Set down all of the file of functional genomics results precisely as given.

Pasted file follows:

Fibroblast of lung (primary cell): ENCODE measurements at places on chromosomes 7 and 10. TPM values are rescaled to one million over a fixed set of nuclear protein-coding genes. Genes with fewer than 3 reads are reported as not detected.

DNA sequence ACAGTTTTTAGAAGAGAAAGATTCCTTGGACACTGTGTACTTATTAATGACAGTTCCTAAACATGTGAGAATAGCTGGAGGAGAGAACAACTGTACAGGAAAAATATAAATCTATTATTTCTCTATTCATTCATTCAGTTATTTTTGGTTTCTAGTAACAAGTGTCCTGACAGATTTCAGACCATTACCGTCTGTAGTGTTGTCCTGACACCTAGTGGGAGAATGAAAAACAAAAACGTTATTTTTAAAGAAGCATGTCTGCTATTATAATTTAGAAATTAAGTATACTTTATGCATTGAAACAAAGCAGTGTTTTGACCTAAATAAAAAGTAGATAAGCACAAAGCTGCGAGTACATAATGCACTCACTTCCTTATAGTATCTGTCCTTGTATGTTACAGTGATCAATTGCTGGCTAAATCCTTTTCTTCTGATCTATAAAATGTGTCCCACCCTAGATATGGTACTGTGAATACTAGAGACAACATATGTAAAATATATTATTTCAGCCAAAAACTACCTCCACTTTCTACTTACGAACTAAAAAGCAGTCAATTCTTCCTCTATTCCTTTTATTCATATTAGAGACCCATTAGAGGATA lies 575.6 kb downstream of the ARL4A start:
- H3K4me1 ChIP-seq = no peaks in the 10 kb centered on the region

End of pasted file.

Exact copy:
Fibroblast of lung (primary cell): ENCODE measurements at places on chromosomes 7 and 10. TPM values are rescaled to one million over a fixed set of nuclear protein-coding genes. Genes with fewer than 3 reads are reported as not detected.

DNA sequence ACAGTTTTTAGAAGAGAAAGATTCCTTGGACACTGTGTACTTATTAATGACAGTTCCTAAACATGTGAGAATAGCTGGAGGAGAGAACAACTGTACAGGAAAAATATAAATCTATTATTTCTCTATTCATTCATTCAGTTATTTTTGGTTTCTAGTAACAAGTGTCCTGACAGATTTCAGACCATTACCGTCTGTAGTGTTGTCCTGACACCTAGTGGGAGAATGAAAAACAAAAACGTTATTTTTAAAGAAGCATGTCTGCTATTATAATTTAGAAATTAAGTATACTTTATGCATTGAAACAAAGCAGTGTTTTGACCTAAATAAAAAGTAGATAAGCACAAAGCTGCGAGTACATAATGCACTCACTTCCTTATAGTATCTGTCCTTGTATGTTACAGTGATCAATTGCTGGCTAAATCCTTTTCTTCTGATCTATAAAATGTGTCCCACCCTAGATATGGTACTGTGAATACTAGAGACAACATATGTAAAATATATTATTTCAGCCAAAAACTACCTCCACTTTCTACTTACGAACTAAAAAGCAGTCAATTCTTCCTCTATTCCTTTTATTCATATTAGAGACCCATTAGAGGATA lies 575.6 kb downstream of the ARL4A start:
- H3K4me1 ChIP-seq = no peaks in the 10 kb centered on the region